Landrieu touts charter school reform despite questionable results in New Orleans
Sen. Mary Landrieu (D-La.) spoke today at the Center for American Progress indicating education policymakers cannot wait for socio-economic conditions to improve for disadvantaged students, arguing instead for a public school landscape that includes charter schools.
The event discussed the ways in which funds from the School Improvement Grant, a federal program, could assist school districts in improving chronically underperforming schools. In addition to the senator, state and city public school administrators offered insight and context into school turnaround.
A longtime advocate of tapping charter operators to turn around struggling schools, the senator said her work in Louisiana included “breaking up the monopoly [of traditional school districts] and encouraging appropriate competition in public schools.”
The state, and New Orleans in particular, has emerged as a poster child for aggressive school turnaround measures, best exemplified by the Recovery School District.
In November 2005, the Louisiana Legislature passed Act 35 that put most of New Orleans’ schools in the hands of RSD, a school system introduced in 2003 by a separate piece of legislation that manages troubled institutions. Prior to the passage of Act 35, RSD operated five city schools. The new law increased the minimum performance threshold schools had to meet, deeming many in the city as failing.
As a result, between 107 and 115 schools were shuffled from the city’s original district — The Orleans Parish School Board (OPSB) — into either RSD or Louisiana Board of Elementary and Secondary Education (BESE) control. As of March 2011, there were five school classifications totaling 88 schools within the city headed by three public authorities. Only 29 are not charters. This map illustrates the extent to which the city’s schools are balkanized (PDF). New Orleans now has the largest percentage of charter schools of any city in the U.S., at roughly 70 percent.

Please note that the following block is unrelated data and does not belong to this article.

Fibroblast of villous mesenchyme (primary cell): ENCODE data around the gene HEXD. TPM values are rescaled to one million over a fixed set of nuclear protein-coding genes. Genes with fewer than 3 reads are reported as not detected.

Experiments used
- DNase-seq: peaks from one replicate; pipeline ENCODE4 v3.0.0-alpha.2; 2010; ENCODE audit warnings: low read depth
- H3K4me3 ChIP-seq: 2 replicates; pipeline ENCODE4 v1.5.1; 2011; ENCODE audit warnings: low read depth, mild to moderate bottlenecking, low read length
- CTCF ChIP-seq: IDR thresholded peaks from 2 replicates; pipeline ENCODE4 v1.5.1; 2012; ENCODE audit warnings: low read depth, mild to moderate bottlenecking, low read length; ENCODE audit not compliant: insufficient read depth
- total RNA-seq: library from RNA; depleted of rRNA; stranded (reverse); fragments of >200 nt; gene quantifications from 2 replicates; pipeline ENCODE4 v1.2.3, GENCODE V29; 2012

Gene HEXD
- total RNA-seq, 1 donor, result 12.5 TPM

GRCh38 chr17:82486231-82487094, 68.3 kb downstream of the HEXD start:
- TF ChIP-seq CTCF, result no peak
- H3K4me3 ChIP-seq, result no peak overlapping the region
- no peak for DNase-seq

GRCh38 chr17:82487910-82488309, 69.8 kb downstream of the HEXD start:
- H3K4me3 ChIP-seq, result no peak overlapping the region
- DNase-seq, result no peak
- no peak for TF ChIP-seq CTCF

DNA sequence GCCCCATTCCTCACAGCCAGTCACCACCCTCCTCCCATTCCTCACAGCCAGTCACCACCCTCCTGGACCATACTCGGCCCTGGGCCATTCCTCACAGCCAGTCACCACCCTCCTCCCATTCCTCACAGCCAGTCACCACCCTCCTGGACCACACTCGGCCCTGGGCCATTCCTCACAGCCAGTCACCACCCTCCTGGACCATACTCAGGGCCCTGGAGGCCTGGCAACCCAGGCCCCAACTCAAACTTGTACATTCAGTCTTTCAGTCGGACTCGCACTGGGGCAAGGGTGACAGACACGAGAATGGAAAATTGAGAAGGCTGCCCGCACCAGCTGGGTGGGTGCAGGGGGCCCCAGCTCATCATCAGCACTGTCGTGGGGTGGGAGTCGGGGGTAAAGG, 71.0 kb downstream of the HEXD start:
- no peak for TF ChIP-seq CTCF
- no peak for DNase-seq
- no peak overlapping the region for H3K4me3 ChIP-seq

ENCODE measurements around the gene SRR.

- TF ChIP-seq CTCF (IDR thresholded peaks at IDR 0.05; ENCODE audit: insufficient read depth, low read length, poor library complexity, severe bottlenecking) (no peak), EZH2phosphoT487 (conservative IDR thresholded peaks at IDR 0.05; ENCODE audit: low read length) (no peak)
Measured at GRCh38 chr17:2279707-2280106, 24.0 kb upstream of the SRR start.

Performance indicators for New Orleans schools are mixed. While there is marked improvement for the city’s graduation rate and a decline in the number of drop outs, state test scores remain low. On the graded scale the Louisiana Department of Education (LDOA) is adopting this coming school year, a vast majority of schools in the RSD system will receive a mark of D or F. A group of education researchers critical of the RSD, Research on Reforms, determined (PDF) fewer than 10 percent of schools in the controversial district will score a C or better next year.
Rayne Martin, chief of innovation for LDOA, said, “we believe letter grades are right to be applied to all schools.” According to her, those ratings will be accompanied by an improvement value to show parents a school is making progress despite its low scores. “We understand there is an issue with community perception for the schools,” Martin said.
Labor groups might take pause with that explanation — a lawsuit is still pending in the Pelican State over the alleged wrongful dismissal of 8,500 employees, including 7,500 educators, shortly after Hurricane Katrina struck. Their jobs were terminated, the teachers group maintains, on the grounds “[LDOA] officials changed the definition of an acceptable School Performance Score from ‘60’ to ’88,’ which allowed the takeover of 107 NOPS schools.”
Landrieu sounded clinical at times when talking about traditional teachers, however. “Charter schools are in many ways a threat and competition to local school boards,” she said, calling publicly-operated school systems a monopoly on education. “If traditional teachers and principals can rally themselves and admit that they failed … they can be part of turnaround,” she added. “If not, they can leave.”
According to LDOE’s District-At-A-Glance website, RSD schools have a 91 percent rate of students on free and reduced lunch programs, a typical sign of low-economic status given the maximum income eligible for the program is $40,793 (185 percent of the federal poverty line) for a family of four. The state average is 66 percent.
The city’s charter schools run into other problems, according to critics. Selective admissions procedures favor higher-income families and many of the privately-managed, but publicly-funded, schools incorporate draconian expulsion policies that some say is a mechanism to protect those academies from low-performing students.
One of the reasons many school districts are mobilizing to opt-out of No Child Left Behind regulation is to avoid the 2002 federal legislation’s punitive sting. Earlier in June. U.S. Dept. of Education Sec. Arne Duncan told reporters if reforms to NCLB aren’t pushed through by Congress, 83 percent of schools nationwide could be labeled as failing.
Under NCLB, schools that persistently underperform must allow students to enroll in other programs within the district, taking valuable state and federal funding that rides with every pupil. The penalties continue to snowball until downright school closure or charter school takeover is prescribed. Other consequences include hiring a private company to take over operations or placing the school under direct state control. All of those options were put into play in New Orleans.
The CAP event considered models for school turnaround that depart from NCLB.